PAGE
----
Another PSA test in November of 2018 showed a rising PSA score. Collaboratively, we agreed to start researching cancer centers, and we settled on a center of excellence, my team of doctors being part of the panel that sets NCCN treatment guidelines. I was, and am comfortable that they would , and are treating me appropriately. Certainly not as a cash cow. The biopsy procedure was discussed with all parties involved and a plan developed to assuage my concerns/fears. The procedure was performed in March, with extra precautions taken to avoid post op infections. Unfortunately all thirteen samples came back positive for cancer. Based on the findings, we were able to plan on addressing this after Raw Natls in Chicago, and not have to take immediate action. Again, the team of doctors, along with my PCP were able to work with me to come to an appropriate plan of action.

    Training continued through out this process. In fact, the next 6-7 months were the best run of training I'd experienced to date. My doc's monitored my training all the way up to Raw Natls.
    I'm pleased to say that I achieved my goal of pulling 500lbs. Shortly after my return from Chicago, the treatment program we agreed on was initiated.

    I write all this in response to the Scientific American article. Yes, mine's a one off experience, but I'm concerned that the tenor of the article paints the medical profession in a unflattering light. To throw the article out there without presenting the other side of the argument is unfair.

    1) There are risks to treatments, just as there are risks to taking no action.
    2) Is it fair to paint all physicians who treat cancer patients as owing an allegiance to generating cash over providing their patients with the best care possible using the best treatments available?
    3) There's a lot of "grey" areas treating these diseases, and not a lot of certainty about things. People have to make informed decisions, based on the best information available.
    4) Certainly there is over testing, over diagnosis, and over treatment, but I believe the article borders on conspiracy theory at worst, and callous disregard for patient welfare at best.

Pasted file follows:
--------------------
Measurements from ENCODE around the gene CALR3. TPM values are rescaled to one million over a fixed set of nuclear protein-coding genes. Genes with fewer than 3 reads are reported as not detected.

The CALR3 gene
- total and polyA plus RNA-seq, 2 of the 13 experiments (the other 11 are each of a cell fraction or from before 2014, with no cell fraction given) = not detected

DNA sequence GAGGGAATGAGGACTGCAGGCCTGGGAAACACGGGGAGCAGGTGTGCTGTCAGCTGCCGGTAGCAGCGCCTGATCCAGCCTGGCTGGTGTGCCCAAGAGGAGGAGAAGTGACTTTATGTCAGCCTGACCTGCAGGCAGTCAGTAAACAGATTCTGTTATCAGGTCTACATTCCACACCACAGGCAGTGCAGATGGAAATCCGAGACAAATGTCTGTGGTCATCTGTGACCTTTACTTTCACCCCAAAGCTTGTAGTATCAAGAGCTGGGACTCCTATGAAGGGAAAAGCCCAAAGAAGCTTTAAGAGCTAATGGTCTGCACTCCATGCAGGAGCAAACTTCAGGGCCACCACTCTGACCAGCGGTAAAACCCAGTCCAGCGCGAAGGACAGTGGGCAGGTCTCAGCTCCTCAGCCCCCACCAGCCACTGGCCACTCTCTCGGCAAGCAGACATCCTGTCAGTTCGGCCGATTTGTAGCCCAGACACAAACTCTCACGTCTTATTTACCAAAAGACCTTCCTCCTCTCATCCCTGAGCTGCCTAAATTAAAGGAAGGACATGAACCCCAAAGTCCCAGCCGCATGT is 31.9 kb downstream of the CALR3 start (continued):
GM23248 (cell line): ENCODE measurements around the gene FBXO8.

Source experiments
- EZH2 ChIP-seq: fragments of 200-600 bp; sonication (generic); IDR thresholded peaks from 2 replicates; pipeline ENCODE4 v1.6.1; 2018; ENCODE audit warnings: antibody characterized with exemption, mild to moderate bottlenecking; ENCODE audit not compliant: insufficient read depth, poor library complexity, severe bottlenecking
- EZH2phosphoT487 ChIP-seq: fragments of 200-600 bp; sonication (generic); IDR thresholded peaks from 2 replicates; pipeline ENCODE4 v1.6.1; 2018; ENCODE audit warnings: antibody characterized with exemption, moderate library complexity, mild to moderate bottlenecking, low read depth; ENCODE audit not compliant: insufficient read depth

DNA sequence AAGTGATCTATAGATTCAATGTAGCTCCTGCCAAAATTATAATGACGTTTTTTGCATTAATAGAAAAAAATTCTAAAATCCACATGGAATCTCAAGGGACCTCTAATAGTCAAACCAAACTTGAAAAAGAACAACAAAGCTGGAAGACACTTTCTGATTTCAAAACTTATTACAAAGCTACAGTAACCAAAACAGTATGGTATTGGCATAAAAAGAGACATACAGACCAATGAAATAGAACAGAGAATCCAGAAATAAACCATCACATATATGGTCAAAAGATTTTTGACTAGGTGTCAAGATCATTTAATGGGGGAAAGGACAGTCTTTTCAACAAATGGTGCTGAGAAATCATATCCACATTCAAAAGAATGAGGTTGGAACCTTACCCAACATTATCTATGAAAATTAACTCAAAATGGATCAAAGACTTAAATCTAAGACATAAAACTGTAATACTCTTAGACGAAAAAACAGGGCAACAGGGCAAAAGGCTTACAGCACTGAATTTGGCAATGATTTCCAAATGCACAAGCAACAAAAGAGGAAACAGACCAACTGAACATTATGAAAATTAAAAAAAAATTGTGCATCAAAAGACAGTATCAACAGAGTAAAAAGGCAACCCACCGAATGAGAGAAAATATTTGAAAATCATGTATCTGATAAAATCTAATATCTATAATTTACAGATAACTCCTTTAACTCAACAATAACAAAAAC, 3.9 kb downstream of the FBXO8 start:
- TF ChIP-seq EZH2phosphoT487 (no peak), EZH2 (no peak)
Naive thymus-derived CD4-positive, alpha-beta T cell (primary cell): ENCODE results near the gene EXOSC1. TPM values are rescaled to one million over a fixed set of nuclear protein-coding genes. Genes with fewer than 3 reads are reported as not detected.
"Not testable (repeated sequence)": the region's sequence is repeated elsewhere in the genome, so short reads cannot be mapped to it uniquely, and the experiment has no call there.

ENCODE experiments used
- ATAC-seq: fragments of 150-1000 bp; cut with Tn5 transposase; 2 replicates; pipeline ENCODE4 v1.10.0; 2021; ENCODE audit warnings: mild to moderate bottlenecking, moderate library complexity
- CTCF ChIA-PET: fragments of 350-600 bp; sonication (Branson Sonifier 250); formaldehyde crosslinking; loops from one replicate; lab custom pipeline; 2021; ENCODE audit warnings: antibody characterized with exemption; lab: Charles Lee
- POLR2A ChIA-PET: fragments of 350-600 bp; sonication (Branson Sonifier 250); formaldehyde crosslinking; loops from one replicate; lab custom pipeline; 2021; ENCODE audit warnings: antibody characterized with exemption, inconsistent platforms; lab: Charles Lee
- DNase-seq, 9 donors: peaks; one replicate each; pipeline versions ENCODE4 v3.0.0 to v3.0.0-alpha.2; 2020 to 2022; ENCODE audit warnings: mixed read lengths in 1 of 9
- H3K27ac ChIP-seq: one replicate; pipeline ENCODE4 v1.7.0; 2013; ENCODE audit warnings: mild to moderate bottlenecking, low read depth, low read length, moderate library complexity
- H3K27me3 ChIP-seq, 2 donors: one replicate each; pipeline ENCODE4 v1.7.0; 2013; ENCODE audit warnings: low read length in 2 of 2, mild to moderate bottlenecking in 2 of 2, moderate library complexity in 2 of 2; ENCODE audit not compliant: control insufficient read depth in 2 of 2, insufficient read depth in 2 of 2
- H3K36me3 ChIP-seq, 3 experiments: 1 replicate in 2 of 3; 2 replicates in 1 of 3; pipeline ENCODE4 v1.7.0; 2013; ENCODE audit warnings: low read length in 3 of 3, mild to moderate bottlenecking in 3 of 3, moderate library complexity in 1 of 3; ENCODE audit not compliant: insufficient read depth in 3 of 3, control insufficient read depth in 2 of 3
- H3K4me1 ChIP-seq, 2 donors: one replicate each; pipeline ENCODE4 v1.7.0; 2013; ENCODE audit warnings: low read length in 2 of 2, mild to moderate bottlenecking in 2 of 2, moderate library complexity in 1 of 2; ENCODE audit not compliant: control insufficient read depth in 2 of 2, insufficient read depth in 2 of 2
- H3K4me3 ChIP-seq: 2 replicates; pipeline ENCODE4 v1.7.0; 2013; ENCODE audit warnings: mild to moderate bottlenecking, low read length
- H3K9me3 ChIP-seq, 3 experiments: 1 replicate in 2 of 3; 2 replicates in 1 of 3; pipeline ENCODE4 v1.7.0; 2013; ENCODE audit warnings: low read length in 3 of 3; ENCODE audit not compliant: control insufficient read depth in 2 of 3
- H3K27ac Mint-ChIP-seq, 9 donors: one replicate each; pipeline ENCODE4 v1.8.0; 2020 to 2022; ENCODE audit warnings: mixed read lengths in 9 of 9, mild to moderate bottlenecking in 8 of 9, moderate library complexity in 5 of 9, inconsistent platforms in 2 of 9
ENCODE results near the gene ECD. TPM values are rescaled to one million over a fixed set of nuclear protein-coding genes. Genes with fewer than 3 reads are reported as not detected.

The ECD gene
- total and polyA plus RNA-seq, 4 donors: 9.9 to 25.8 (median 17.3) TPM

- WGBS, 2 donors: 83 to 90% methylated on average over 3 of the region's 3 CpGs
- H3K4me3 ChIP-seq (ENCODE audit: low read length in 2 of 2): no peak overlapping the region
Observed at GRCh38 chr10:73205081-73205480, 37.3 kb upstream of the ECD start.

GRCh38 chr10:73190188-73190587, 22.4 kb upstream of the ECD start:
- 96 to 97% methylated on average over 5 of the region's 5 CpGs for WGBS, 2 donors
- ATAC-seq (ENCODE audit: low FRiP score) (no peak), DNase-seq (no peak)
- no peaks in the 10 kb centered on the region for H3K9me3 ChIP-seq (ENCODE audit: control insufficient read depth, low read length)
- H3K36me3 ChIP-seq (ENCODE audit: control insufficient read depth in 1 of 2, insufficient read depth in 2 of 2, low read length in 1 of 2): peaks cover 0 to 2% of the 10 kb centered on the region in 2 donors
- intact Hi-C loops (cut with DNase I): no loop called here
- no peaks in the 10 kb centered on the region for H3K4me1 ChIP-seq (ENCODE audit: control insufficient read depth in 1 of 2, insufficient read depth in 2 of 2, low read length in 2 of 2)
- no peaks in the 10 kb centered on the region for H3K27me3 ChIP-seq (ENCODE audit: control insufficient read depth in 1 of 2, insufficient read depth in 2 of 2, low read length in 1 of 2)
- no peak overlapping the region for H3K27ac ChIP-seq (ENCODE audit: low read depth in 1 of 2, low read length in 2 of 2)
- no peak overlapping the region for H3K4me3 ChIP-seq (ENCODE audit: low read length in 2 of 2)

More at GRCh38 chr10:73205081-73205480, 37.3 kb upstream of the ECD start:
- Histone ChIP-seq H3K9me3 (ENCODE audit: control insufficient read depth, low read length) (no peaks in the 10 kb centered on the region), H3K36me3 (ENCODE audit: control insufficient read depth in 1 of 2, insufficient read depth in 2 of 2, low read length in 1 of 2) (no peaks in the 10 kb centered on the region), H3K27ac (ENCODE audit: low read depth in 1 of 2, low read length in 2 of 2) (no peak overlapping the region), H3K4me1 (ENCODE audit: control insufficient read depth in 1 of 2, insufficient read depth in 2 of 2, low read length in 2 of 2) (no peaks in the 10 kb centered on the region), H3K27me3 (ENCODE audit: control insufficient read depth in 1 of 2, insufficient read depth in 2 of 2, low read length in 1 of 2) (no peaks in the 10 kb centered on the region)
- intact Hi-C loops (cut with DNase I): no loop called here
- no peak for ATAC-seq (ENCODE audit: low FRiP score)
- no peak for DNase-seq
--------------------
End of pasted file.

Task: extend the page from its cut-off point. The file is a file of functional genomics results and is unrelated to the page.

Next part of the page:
Perhaps you threw this out to the forum to generate a back and forth dialogue, where both side are explored. I'm afraid that people will take it as a argument to stay away from the medical establishment, reject sound practices without exploring the other side of the issue.

    Thanks for the opportunity to weigh in.

  9. #19
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    Quote Originally Posted by Browndog View Post
    Perhaps you threw this out to the forum to generate a back and forth dialogue, where both side are explored. I'm afraid that people will take it as a argument to stay away from the medical establishment, reject sound practices without exploring the other side of the issue.

    Thanks for the opportunity to weigh in.
    I threw it out there because you will not get this side of the issue from most doctors. In some cases, the medical establishment needs to be stayed away from, you guys need to know that you are free to think about these issues for yourselves, and you need to hear the other side to be able to do so.

  10. #20
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    Quote Originally Posted by Gbraddock View Post
    JF sorry. Accidentally replied to you.

    No Iím good either way. Just wondered what his opinion was on it. If he saw any compelling reasons to ever have the test done. Is easy and fairly cheap to add the test to labs so I run it annually. Dr wants to see it so I oblige to keep Rx refills coming.
    I honestly donít know about PSA and TRT. My shallow reading of the literature suggests there is a tenuous link at best between TRT and prostate cancer. Maybe there is an individual characteristic where TRT triggers prostate changes for some guys and not for others... if thatís the case, we donít know yet what that characteristic is, so we donít know who should be worried about it.

    If you are someone who worries a lot about cancer and wants to make sure youíre looking at all possible risks, and willing to take on the risk of getting a biopsy if your PSA spikes, then you should probably follow your PSA so you can sleep at night. If youíd rather avoid the risks of overtesting, and the specter of cancer uncertainty doesnít keep you up at night, you can probably skip it.

    But have your doctor do a DRE annually.

    And, as Browndog illustrated, get any symptoms checked out appropriately, whatever that means for you. The discussion we are having here is about cancer SCREENING, the testing of asymptomatic presumed healthy people.